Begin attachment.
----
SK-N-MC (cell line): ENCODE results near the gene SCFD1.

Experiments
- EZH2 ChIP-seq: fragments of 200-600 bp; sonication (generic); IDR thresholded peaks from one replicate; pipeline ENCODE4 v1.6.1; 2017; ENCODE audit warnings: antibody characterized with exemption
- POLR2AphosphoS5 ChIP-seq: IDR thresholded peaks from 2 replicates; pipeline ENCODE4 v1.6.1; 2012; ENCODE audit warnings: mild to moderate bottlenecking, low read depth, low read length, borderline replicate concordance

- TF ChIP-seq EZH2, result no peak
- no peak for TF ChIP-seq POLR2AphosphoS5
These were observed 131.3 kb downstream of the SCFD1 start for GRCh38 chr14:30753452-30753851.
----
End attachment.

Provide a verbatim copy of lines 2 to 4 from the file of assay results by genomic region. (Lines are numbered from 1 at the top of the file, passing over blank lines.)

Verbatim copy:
Experiments
- EZH2 ChIP-seq: fragments of 200-600 bp; sonication (generic); IDR thresholded peaks from one replicate; pipeline ENCODE4 v1.6.1; 2017; ENCODE audit warnings: antibody characterized with exemption
- POLR2AphosphoS5 ChIP-seq: IDR thresholded peaks from 2 replicates; pipeline ENCODE4 v1.6.1; 2012; ENCODE audit warnings: mild to moderate bottlenecking, low read depth, low read length, borderline replicate concordance